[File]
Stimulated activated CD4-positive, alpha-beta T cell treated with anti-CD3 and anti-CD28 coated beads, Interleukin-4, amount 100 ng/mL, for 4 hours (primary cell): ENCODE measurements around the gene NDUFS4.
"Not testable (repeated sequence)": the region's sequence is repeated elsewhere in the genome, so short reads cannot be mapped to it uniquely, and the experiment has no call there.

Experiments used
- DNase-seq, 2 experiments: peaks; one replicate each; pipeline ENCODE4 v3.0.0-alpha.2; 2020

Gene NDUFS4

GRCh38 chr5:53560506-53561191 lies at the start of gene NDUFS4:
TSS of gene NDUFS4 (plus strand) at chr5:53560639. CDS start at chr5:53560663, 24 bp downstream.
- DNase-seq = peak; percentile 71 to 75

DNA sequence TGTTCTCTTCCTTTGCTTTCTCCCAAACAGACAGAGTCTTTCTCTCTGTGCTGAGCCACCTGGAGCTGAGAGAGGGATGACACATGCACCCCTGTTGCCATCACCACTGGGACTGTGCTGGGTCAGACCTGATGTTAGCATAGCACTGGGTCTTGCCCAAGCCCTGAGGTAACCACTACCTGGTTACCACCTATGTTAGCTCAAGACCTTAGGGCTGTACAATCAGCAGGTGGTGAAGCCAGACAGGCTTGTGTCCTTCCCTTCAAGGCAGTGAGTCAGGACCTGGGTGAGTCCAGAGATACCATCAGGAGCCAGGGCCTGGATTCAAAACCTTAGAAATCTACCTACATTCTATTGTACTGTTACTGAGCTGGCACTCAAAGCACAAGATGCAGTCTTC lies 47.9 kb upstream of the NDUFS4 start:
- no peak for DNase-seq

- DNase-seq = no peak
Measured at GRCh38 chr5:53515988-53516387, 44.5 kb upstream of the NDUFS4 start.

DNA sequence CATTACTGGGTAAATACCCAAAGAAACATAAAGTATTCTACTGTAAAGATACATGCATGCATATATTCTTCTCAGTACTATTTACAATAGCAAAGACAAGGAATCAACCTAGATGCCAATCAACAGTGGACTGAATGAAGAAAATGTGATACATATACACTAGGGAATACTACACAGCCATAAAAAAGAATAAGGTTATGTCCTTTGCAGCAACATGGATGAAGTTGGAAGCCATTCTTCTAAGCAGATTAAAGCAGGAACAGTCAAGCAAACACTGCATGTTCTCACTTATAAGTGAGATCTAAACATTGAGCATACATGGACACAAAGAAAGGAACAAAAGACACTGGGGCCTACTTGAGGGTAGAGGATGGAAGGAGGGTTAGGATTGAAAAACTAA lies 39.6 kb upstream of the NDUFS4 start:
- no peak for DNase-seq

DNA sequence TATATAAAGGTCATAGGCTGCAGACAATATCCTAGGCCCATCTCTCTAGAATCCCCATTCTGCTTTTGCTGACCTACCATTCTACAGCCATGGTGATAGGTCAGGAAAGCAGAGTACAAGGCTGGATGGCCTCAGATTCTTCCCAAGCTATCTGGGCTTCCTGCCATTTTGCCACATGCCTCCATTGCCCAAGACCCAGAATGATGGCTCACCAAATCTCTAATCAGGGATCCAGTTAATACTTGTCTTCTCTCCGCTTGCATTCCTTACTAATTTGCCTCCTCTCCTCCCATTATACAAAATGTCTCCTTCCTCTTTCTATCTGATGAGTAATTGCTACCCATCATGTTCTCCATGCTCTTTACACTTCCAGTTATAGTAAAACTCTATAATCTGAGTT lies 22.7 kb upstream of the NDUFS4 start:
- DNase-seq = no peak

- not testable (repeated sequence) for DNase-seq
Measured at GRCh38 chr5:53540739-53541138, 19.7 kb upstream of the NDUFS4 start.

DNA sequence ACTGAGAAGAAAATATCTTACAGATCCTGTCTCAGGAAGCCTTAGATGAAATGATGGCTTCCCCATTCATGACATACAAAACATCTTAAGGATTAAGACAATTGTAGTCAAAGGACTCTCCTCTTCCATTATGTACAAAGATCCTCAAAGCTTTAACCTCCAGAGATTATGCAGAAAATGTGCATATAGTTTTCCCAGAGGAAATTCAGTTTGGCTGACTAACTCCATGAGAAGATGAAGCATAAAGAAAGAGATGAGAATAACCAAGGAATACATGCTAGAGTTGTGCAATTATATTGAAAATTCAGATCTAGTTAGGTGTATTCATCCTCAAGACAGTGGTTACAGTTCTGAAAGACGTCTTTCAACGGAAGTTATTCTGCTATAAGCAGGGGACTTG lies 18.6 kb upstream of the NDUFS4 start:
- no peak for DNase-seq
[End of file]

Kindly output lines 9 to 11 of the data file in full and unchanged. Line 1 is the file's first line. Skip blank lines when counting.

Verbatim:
DNA sequence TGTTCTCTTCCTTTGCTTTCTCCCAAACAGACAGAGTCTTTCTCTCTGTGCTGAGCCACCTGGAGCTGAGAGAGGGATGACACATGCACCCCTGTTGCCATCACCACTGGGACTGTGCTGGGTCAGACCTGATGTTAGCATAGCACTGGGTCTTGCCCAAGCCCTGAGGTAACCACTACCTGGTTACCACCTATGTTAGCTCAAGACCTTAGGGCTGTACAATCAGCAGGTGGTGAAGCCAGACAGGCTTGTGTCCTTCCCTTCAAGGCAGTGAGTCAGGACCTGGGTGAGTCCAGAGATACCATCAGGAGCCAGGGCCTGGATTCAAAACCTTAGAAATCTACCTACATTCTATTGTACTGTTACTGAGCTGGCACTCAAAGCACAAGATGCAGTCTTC lies 47.9 kb upstream of the NDUFS4 start:
- no peak for DNase-seq

- DNase-seq = no peak